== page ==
How to stop learners ‘mentally resigning’

by L&D14 Jul 2016
‘Inner resignation’ is when staff members are physically present but have mentally resigned from the job.

They might have become unproductive, unmotivated and unengaged which can be detrimental to the business's bottom line.

However, inner resignations can be avoided by implementing employee recognition initiatives, personal development and training, and having a positive work environment, according to the specialist recruiter Robert Half.

This is important because their research has found 49% of Australian businesses have experienced inner resignation among staff.

Inner resignation tends to be more common in large companies with 54% saying they have seen it happen compared to 47% of SMEs.

In fact, only 38% of Chief Financial Officers (CFOs) and finance directors say their business is not impacted by inner resignation.
Nearly all (97%) finance leaders use a variety of strategies to prevent inner resignation. One in two (52%) businesses promote employee appreciation, rewards and recognition.

Moreover, just under two out of five (39%) businesses foster open lines of communication and provide feedback to make sure they are aware if employees are doubting their decision to stay at the company. 

Initiatives undertaken to avoid inner resignation
Employee appreciation, rewards and recognition 52%
Ensure job fits the employee 41%
Foster open communication and feedback 39%
Provide personal development and training 29%
Avoid passing on pressure to employees 28%
Promote top employees 18%
Run internal employee survey 15%

Source: Independent survey commissioned by Robert Half among 300 Australian CFOs and finance directors (multiple answers allowed)

Inner resignation results in problems for both the employee and the employer, said David Jones, Senior Managing Director Robert Half Asia Pacific.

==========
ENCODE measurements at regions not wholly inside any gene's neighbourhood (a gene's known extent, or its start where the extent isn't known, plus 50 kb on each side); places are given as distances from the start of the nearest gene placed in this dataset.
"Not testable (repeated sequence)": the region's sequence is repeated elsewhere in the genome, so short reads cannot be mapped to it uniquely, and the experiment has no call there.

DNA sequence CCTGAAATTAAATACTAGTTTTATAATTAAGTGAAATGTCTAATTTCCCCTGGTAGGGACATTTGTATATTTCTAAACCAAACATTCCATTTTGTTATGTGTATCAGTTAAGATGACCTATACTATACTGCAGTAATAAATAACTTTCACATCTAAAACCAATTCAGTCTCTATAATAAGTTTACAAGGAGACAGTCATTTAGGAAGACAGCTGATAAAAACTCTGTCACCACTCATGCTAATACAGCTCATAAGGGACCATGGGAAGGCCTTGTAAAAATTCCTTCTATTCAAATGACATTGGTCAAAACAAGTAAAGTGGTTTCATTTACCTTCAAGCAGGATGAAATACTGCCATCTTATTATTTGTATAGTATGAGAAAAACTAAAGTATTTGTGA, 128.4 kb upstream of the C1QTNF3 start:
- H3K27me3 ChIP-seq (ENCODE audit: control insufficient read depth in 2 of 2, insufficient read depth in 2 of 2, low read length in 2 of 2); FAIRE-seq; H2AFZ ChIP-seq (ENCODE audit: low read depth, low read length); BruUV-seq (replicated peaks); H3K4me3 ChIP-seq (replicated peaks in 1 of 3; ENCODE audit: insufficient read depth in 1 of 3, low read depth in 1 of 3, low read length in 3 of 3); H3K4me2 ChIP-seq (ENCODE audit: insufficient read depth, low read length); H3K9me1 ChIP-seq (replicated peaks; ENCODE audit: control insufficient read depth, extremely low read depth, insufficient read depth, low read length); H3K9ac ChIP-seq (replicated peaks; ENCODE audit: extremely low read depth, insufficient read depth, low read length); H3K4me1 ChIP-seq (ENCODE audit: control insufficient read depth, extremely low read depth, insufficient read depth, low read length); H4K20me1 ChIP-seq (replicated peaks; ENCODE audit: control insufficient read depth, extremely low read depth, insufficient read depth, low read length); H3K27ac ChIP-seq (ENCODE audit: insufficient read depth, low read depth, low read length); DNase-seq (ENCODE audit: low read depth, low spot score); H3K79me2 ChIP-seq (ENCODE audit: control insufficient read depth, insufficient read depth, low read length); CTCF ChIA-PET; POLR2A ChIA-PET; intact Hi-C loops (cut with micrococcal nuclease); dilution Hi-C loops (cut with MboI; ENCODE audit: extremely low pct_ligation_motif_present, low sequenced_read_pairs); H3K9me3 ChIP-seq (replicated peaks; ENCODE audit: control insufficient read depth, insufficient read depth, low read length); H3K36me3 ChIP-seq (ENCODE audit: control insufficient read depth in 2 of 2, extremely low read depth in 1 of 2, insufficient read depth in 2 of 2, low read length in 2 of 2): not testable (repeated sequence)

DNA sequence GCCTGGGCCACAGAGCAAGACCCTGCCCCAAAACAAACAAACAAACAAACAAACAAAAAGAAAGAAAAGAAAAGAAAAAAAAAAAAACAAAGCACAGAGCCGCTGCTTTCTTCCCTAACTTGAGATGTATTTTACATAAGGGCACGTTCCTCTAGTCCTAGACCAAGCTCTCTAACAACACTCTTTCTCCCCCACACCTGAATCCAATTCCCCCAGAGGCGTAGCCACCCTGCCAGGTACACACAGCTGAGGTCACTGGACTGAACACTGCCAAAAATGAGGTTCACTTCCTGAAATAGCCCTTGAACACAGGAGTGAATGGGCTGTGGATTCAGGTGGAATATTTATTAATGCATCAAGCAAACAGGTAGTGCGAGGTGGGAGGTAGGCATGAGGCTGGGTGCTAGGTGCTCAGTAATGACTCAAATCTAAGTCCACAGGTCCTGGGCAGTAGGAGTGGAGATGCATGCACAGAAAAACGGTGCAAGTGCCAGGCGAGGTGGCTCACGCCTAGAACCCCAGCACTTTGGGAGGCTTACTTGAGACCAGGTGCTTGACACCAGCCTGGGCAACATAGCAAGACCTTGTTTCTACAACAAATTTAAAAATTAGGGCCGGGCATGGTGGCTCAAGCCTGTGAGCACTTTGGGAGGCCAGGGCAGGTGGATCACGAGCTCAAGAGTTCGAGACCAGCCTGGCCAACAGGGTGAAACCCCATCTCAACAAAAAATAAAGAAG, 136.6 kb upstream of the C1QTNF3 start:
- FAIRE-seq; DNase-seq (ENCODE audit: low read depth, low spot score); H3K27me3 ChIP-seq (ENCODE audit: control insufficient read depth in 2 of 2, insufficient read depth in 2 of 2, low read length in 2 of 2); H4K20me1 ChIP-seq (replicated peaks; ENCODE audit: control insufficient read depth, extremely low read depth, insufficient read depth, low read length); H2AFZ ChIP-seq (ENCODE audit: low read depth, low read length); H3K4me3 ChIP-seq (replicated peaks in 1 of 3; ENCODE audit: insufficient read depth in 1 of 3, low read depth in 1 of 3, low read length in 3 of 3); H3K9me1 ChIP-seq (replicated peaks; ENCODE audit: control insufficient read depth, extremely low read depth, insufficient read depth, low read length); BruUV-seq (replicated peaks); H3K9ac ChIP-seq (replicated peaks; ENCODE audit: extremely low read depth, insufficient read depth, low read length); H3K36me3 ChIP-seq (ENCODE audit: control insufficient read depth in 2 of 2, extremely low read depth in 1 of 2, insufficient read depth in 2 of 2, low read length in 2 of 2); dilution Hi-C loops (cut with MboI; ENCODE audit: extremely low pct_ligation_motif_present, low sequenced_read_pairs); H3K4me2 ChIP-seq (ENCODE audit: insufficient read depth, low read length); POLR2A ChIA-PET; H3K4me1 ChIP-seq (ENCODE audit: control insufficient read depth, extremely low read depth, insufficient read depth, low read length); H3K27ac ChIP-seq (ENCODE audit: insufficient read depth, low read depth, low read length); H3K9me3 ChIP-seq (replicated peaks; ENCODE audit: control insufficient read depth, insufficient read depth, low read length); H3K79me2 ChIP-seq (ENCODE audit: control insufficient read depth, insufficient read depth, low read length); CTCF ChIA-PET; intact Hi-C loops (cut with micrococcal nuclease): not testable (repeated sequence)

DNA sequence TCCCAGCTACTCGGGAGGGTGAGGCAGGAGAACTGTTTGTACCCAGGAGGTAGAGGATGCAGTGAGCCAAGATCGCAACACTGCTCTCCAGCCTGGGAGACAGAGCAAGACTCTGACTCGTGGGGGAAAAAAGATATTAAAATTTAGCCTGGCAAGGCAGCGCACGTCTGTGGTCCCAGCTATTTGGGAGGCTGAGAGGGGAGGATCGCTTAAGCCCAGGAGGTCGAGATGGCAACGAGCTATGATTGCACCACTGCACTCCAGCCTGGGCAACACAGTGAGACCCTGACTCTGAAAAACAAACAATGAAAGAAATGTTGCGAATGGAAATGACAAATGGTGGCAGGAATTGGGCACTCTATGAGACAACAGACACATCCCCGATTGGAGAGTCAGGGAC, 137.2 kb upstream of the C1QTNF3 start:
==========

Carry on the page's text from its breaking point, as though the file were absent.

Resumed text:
“Employees who have mentally resigned from the company will not be as productive and motivated as when they were first hired, and this will ultimately have a negative effect on a company’s bottom line,” he said.

“It is vital for business leaders to keep staff motivated and engaged in order to maintain workplace morale and productivity.

“It is an area where prevention is better than cure because once an employee has resigned emotionally, it is often too late to turn the tables. This highlights the need to address motivation concerns before they reach this point.”

Jones added that for employees the worst possible course of action is accepting inner resignation as part of the job.

“In such cases, employees need to find out what is causing their dissatisfaction and lack of motivation, and be prepared to address the issue with your manager or take action and move on to a new job,” said Jones.

Robert Half offers the following tips for both employers and employees to address inner resignation:

For employers
  • Foster a workplace where employees are able to express their views with confidence.
  • Provide constructive feedback.
  • Take an interest in your employees – and treat workplace complaints seriously.
  • Emphasise common goals.
  • Improve office culture by creating a positive work environment.
  • Ensure salaries are adequate. 
For employees
  • Set personal goals.
  • Challenge yourself.
  • Speak up if you have concerns.
  • Offer suggestions for positive change.
  • Let your employer know what motivates you.